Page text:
more common shapes here that you may be familiar with if you’re in need of using flowcharts. It does have a few more advanced features. And another nice thing is that
draw.io is really optimized if you decide to print out your mind map. Or at the very least you may
want to save it as a PDF. So, that can be very helpful if you choose a particular
paper size here, and if you want to share your
mind map in that fashion. So there you have it,
three recommendations for some very simple yet
powerful mind mapping tools. Now, I’d love to hear from you next. What are some mind mapping
tools that you have used or that you would recommend to others? Be sure to share your thoughts
in the comments down below. Thank you so much for
watching today’s video, and remember, being productive does not need to be difficult. In fact, it’s very simple.

29 thoughts on “3 Mind Mapping Tools You Should Try Right Now! (Software)

  1. Hello great video. Do you have anything that creates timelines? I am sure one of these programs can make one but are there others that specifically deals with timelines? Thank you

  2. Hey Scott – thanks. I recommend Freeplane for a free, full-featured mind mapping software. There is a bit of a learning curve because of the wide array of features, but it is free. This is a resident app on your computer, so it is not a good choice if multiple, online contributor editing is needed, but a stable and free solution if you need lots of bells and whistles.

  3. I was surprised to not find XMind in this video. From all the mind mapping tools I know and that can be used for free, it is really the best I think.

  4. Great job, Scott. I use Draw io for family tree charts. When done, I save them as PDFs. They have helpful videos. I never heard of Coggle but I'll check it out. Thanks for sharing.

  5. I've used Xmind and Mindomo before, but to unlock stronger features, it can be costly. I've also seen a program called The Brain that seemed interesting, but again, the cost can be prohibitive and there's no need for that.
    Draw.io is easily my favorite on the list. It is feature rich and at no cost. I highly recommend it.

  6. I like SCAPPLE which is not free but very inexpensive. It lets you move things anywhere, it does not auto-arrange, which I kind of like. I think it comes in either Windows or Apple PC version, I don't think it has a web version.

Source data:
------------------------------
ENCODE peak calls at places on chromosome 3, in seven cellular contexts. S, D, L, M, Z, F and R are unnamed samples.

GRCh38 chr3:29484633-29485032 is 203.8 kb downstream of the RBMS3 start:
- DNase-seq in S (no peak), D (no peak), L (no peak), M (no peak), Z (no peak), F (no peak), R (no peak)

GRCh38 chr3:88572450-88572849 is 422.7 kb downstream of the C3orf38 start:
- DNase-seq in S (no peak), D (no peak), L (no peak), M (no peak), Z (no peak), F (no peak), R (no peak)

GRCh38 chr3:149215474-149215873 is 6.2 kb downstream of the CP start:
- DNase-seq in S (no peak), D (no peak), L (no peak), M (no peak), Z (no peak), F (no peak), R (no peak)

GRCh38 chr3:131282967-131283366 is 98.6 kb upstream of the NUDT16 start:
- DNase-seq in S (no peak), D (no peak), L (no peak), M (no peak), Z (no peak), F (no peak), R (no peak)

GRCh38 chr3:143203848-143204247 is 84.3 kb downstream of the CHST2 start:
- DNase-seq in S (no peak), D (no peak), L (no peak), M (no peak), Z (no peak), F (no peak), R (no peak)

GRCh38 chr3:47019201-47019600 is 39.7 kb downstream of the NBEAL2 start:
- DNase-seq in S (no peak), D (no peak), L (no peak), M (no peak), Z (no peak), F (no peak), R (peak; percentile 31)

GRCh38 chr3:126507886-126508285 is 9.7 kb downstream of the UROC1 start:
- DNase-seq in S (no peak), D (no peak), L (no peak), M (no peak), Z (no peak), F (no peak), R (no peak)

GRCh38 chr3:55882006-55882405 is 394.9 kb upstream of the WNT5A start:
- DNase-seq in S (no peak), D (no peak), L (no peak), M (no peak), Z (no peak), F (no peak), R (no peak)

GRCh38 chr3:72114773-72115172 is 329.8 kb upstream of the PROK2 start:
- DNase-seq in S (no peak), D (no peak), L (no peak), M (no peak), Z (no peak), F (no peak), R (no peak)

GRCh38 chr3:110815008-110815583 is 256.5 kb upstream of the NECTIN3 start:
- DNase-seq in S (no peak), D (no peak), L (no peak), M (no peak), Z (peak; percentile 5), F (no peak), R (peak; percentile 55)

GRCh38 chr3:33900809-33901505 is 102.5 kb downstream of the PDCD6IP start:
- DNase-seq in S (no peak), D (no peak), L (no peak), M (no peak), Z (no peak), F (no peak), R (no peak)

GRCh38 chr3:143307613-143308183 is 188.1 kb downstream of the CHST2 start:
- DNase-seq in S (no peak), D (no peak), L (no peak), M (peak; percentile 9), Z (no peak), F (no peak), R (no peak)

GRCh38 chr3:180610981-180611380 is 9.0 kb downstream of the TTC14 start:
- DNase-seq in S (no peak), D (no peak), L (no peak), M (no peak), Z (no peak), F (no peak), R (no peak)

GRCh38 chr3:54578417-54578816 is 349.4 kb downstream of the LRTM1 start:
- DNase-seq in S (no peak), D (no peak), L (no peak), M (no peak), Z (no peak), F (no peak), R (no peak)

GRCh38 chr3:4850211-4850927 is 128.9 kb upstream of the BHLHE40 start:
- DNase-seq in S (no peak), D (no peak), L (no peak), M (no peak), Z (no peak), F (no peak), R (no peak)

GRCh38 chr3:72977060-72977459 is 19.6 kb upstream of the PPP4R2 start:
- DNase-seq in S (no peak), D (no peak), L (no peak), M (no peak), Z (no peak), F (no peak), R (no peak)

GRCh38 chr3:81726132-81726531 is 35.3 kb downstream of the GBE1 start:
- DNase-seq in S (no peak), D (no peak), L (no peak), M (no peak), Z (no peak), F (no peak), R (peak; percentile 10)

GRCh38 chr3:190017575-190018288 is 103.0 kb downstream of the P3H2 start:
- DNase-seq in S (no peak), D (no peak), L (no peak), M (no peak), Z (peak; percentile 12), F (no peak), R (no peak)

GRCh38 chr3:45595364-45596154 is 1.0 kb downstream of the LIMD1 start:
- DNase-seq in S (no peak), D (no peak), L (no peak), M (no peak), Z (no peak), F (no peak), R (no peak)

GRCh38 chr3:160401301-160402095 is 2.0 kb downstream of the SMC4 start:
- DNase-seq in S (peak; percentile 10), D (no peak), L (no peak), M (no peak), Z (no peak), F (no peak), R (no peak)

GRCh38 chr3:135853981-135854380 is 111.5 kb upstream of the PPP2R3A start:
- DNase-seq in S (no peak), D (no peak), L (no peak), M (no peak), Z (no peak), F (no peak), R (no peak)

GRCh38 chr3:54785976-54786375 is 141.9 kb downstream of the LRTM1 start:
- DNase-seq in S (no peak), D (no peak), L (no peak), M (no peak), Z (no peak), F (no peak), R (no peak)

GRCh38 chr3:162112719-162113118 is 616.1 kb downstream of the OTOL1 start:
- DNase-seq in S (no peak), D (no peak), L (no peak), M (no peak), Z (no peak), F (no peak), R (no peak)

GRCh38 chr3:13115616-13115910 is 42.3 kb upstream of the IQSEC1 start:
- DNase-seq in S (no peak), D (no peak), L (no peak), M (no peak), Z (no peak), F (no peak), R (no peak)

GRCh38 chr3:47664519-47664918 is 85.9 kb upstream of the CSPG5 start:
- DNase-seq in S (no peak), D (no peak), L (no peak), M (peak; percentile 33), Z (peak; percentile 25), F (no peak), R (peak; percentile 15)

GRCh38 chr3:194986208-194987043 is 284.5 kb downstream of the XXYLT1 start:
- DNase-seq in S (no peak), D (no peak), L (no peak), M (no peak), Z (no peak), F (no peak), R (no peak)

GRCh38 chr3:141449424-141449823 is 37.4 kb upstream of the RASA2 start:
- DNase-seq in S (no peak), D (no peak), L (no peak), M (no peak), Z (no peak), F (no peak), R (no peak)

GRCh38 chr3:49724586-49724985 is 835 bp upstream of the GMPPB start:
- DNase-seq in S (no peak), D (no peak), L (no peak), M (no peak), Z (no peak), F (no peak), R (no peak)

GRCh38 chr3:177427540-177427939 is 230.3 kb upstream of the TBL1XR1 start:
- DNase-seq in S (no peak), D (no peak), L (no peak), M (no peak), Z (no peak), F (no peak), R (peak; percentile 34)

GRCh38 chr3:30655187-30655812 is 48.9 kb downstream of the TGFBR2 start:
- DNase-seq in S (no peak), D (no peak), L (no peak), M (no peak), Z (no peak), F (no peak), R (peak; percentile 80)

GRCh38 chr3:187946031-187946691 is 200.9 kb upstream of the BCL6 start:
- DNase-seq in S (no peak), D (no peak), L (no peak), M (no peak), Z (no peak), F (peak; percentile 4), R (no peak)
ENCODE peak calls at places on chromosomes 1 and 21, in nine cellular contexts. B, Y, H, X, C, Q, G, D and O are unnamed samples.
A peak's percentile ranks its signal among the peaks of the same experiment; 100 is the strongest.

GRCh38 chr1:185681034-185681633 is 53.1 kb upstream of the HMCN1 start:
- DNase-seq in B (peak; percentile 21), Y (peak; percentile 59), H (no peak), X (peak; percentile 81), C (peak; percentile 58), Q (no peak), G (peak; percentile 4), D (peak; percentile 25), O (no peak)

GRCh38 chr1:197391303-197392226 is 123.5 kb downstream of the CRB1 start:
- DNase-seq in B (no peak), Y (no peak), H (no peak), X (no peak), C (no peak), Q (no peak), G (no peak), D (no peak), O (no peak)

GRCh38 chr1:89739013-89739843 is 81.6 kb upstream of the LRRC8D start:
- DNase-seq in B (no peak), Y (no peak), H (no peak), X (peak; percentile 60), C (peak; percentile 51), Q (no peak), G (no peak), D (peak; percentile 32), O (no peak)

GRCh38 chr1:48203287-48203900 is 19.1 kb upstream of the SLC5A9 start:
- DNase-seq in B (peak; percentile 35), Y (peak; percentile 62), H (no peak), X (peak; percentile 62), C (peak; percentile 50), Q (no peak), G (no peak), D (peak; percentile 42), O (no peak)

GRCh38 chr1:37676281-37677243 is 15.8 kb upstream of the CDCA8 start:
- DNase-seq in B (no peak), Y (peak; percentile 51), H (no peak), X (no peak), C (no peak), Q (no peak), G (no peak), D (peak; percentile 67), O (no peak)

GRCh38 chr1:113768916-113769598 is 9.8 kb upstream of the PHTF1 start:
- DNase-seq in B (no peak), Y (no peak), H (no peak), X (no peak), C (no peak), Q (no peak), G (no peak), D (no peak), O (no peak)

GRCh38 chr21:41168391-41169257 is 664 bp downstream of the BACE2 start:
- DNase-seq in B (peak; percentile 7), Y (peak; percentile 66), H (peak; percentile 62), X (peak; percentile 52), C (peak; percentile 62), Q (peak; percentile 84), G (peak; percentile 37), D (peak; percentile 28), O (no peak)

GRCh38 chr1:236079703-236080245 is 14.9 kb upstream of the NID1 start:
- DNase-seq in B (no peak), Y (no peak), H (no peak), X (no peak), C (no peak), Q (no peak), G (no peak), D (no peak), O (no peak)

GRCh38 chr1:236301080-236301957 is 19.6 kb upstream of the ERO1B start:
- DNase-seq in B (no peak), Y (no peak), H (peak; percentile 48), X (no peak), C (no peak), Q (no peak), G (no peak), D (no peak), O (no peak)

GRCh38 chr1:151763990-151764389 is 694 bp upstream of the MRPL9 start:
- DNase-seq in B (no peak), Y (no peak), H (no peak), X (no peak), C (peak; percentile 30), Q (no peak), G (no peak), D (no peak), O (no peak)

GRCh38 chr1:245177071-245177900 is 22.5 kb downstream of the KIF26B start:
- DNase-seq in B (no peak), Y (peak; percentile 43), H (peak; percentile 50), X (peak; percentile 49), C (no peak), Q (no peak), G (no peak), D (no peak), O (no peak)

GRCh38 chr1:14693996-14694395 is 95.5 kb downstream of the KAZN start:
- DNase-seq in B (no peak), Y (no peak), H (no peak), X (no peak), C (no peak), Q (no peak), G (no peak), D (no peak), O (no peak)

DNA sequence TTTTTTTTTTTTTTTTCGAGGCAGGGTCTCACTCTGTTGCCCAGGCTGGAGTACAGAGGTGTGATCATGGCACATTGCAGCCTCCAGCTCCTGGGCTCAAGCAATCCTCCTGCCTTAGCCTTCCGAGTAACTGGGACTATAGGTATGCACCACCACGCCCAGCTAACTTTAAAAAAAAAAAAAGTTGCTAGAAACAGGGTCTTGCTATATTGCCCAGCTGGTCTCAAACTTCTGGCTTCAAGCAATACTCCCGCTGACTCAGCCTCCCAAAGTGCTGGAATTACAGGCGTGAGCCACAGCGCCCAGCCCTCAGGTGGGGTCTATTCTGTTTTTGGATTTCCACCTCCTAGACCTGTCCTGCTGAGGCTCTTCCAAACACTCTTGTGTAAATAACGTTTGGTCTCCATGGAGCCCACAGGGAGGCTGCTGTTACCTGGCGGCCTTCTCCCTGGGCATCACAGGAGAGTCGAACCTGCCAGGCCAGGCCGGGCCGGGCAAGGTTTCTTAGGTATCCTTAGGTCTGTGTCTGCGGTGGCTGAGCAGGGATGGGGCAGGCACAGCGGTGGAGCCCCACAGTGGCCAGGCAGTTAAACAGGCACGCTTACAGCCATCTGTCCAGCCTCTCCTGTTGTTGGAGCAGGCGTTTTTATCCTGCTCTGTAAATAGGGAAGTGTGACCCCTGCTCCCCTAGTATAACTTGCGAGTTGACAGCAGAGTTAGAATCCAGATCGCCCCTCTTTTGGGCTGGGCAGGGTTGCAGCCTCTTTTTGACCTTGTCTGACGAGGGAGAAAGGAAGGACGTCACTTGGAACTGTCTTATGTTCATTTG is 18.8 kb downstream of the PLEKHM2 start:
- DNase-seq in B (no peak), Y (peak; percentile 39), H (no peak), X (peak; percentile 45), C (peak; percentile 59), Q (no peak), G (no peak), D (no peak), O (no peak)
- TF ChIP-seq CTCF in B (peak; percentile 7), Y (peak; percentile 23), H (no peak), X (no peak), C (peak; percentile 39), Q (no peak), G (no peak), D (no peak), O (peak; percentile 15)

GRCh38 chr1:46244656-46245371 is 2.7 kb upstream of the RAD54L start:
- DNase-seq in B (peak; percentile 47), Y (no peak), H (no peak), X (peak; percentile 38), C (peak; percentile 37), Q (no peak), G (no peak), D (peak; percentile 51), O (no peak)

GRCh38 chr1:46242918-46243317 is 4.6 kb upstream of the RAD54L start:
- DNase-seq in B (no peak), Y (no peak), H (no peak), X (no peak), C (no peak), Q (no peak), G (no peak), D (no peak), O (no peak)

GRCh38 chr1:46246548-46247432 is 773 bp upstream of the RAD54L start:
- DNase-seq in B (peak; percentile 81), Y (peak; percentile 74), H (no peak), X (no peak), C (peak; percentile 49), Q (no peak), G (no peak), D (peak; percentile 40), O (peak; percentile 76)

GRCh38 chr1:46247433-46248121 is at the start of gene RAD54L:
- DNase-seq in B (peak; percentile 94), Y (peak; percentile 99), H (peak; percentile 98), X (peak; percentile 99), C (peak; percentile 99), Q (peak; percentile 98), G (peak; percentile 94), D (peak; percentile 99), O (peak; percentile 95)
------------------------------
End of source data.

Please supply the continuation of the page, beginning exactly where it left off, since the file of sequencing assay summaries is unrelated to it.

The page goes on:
7. These all look pretty simplistic and limited. If you want a free program that has significantly more power then Personal Brain is perfect.

  8. I've been using SimpleMind which is also a free tool and easy to use. Along the lines of the first couple of tools. I've been looking for a flow chart though so Draw io sounds pretty cool.

  9. My personal preference is MindView tbh. It's much more polished and looks and plays like Microsoft office. Would love to see you make a review 🙂 https://www.matchware.com/mind-mapping-software

  10. About 20 years ago, Inspiration was my favorite mind mapping application, but the Inspiration Software, Inc. discontinued Japanese supporting.
    Now I use and recommend Simplemind because of its multi OS platforms, languages, and cloud drives supporting stance.

  11. Is there a mind mapping tool where I can link calendar events directly to the nodes? Some tools (e.g. MindMeister) allow to create tasks – but then in order to dedicate a time slot to work on it, you have to do it from scratch since you cannot convert a task to event (at least on g-calendar). Thanks!

  12. I've recently just discovered MindMaps. And have settled on Mindmup. it's not the most Advanced, but the Best feature is that it can be used through Google Drive, which makes it accessible (and editable) by phone as well. Basically anywhere that you can access google Drive, you can work on it.

    side note: I had paid for it, to use via their website originally. But now find it's more convenient to use (for free) from Google Drive, through my Google Account.
    So I'd suggest first using it via Drive, by installing the Chrome App for Drive. And Then getting a paid account if you want to support them. (which is a good idea imho )

Leave a Reply

Your email address will not be published. Required fields are marked *